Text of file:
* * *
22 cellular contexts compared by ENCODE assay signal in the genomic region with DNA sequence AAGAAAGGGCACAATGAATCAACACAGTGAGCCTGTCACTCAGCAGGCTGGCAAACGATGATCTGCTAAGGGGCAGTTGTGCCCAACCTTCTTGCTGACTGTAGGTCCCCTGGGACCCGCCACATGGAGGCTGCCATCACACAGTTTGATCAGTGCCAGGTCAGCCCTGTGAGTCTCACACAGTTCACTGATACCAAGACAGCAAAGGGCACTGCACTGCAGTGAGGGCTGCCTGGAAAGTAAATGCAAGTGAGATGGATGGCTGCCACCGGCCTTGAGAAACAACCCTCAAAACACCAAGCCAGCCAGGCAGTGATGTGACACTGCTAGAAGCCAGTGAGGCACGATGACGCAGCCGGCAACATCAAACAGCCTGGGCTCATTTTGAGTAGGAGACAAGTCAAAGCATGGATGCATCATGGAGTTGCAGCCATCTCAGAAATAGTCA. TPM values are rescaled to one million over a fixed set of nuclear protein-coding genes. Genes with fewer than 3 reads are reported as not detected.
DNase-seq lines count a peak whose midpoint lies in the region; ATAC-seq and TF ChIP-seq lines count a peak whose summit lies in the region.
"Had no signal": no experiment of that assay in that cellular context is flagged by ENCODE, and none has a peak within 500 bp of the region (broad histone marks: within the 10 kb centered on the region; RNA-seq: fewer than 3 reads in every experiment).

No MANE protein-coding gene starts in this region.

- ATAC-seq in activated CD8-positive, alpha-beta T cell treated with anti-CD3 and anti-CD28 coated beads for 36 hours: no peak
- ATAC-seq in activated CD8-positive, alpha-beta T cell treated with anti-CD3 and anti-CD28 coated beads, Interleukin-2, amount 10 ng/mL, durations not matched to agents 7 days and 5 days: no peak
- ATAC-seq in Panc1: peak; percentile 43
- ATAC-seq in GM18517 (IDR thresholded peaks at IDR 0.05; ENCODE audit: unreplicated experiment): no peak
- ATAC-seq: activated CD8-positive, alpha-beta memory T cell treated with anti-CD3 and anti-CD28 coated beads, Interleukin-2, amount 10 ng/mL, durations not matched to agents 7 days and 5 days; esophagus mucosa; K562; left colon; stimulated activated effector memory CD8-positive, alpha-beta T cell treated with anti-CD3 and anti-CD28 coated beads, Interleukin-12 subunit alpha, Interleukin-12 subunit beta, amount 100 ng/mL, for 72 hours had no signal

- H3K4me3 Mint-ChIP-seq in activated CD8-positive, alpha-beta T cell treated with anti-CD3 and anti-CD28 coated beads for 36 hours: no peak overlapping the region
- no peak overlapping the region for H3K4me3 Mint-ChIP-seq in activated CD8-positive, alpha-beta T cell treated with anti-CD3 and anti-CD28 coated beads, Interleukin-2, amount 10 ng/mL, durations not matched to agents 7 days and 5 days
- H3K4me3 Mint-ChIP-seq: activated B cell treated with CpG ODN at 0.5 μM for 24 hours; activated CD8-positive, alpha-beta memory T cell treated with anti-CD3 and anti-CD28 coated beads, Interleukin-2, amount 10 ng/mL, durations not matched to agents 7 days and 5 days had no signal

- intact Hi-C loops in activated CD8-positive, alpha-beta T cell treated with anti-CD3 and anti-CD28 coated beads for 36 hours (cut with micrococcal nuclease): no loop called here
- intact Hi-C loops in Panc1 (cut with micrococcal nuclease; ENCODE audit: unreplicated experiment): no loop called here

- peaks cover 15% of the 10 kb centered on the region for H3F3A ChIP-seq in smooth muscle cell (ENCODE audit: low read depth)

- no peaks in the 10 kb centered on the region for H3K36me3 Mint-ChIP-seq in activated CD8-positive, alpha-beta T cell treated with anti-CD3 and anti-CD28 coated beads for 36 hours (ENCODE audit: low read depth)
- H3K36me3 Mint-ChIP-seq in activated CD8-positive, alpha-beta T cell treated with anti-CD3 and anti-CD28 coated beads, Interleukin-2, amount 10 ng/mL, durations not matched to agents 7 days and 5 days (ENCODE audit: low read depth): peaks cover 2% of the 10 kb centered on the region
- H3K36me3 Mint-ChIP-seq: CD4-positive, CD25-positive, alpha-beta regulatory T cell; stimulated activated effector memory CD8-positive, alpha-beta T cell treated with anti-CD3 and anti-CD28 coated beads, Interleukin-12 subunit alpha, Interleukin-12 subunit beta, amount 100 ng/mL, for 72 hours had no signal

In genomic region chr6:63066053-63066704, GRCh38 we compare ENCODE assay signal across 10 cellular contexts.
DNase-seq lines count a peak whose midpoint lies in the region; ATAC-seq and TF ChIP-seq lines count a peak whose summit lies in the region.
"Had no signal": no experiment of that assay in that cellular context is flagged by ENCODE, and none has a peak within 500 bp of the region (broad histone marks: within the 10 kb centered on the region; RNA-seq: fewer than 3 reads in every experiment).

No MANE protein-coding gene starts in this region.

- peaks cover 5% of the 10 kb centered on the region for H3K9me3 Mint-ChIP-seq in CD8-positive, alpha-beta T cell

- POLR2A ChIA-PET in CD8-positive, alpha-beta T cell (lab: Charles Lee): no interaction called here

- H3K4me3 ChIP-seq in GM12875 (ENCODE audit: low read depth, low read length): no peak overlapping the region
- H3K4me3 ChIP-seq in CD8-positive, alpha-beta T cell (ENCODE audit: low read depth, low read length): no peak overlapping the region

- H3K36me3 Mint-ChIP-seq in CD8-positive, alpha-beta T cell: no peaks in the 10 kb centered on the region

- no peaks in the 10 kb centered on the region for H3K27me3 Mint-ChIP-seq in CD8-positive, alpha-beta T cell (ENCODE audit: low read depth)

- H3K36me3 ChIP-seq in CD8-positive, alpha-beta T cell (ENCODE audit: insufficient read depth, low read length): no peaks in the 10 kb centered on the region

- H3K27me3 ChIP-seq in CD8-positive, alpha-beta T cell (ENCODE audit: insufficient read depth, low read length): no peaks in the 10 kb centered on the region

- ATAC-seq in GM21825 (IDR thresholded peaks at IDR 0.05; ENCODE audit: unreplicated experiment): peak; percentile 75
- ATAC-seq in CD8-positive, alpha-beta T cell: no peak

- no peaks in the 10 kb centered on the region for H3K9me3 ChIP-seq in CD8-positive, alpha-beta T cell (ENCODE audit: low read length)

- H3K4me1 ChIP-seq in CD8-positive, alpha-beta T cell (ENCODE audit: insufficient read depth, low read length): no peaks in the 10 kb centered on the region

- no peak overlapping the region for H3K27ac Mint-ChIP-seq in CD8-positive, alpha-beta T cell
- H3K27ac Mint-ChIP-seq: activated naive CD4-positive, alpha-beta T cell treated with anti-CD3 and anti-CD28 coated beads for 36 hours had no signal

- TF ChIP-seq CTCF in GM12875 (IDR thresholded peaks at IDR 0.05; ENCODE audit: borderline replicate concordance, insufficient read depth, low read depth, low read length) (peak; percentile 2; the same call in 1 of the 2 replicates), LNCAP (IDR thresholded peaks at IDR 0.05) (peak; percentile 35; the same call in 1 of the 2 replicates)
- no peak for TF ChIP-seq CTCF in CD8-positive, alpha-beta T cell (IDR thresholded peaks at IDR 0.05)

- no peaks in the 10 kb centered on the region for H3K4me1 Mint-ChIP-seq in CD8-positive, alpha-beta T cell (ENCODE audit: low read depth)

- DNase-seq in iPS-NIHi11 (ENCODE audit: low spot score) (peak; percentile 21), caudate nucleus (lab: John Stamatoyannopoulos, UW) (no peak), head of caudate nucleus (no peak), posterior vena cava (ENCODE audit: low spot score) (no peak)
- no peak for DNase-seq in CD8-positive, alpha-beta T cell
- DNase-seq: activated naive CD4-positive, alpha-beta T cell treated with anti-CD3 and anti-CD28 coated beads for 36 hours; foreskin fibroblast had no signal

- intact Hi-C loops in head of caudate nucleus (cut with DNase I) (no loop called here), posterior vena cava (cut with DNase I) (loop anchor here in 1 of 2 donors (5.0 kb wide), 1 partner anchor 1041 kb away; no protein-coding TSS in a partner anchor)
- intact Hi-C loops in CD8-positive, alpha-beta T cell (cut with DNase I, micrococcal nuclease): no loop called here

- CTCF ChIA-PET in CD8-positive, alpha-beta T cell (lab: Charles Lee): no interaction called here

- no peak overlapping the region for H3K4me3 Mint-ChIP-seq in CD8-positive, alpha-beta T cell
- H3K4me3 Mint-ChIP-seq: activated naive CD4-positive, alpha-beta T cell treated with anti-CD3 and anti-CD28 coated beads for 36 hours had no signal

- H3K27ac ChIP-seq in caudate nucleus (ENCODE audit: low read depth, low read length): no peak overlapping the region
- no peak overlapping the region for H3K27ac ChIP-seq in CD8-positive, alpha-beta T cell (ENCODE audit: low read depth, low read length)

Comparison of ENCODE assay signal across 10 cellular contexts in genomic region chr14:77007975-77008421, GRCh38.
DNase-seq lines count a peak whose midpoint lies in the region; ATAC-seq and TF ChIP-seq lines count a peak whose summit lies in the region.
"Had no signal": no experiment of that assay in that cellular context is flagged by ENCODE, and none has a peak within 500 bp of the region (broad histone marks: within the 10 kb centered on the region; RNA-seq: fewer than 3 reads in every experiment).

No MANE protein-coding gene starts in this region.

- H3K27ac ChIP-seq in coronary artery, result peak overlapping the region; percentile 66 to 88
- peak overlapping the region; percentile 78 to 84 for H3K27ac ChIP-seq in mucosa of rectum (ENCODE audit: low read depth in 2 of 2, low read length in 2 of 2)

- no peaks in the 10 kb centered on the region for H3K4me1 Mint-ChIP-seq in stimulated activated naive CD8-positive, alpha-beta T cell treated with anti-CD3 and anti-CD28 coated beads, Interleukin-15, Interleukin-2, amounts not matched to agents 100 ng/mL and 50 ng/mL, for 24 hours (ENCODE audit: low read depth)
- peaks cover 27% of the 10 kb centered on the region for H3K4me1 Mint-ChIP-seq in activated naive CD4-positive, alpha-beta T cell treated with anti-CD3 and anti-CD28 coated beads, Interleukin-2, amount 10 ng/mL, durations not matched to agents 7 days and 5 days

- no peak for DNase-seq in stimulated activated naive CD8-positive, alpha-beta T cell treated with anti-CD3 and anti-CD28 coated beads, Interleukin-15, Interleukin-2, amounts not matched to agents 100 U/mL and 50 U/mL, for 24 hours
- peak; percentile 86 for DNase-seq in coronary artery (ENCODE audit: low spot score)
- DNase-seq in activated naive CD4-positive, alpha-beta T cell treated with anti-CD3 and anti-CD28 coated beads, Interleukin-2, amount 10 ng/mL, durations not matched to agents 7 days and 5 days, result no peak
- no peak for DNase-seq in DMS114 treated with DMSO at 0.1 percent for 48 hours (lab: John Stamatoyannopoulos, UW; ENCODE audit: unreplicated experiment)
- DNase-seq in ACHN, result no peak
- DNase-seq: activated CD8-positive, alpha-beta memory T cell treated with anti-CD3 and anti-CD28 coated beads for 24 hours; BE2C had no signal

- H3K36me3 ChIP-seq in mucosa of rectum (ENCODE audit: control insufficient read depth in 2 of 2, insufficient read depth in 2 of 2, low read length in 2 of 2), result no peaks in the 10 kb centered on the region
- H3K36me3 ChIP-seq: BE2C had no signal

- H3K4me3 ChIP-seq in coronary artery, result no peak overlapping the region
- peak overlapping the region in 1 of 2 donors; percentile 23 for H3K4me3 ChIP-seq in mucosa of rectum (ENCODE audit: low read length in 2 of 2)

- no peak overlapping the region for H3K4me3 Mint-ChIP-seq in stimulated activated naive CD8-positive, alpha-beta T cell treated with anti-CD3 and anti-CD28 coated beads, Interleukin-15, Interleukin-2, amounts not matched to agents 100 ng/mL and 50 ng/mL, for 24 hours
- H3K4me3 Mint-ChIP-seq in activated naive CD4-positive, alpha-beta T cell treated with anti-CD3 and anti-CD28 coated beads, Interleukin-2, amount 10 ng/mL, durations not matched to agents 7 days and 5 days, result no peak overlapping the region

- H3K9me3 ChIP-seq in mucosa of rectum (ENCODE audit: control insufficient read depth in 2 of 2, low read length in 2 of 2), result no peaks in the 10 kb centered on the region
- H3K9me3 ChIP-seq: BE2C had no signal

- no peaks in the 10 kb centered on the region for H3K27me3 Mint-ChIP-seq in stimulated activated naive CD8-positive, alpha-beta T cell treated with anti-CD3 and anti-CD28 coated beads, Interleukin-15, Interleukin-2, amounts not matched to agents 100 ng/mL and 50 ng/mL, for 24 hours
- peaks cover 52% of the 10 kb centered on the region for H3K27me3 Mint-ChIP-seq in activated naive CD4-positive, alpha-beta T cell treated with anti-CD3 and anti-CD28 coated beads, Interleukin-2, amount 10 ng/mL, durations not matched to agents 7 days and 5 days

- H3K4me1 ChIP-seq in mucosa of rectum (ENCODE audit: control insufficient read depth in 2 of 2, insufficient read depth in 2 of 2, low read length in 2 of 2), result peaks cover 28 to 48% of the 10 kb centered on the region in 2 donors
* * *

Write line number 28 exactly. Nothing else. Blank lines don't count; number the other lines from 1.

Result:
- no peaks in the 10 kb centered on the region for H3K27me3 Mint-ChIP-seq in CD8-positive, alpha-beta T cell (ENCODE audit: low read depth)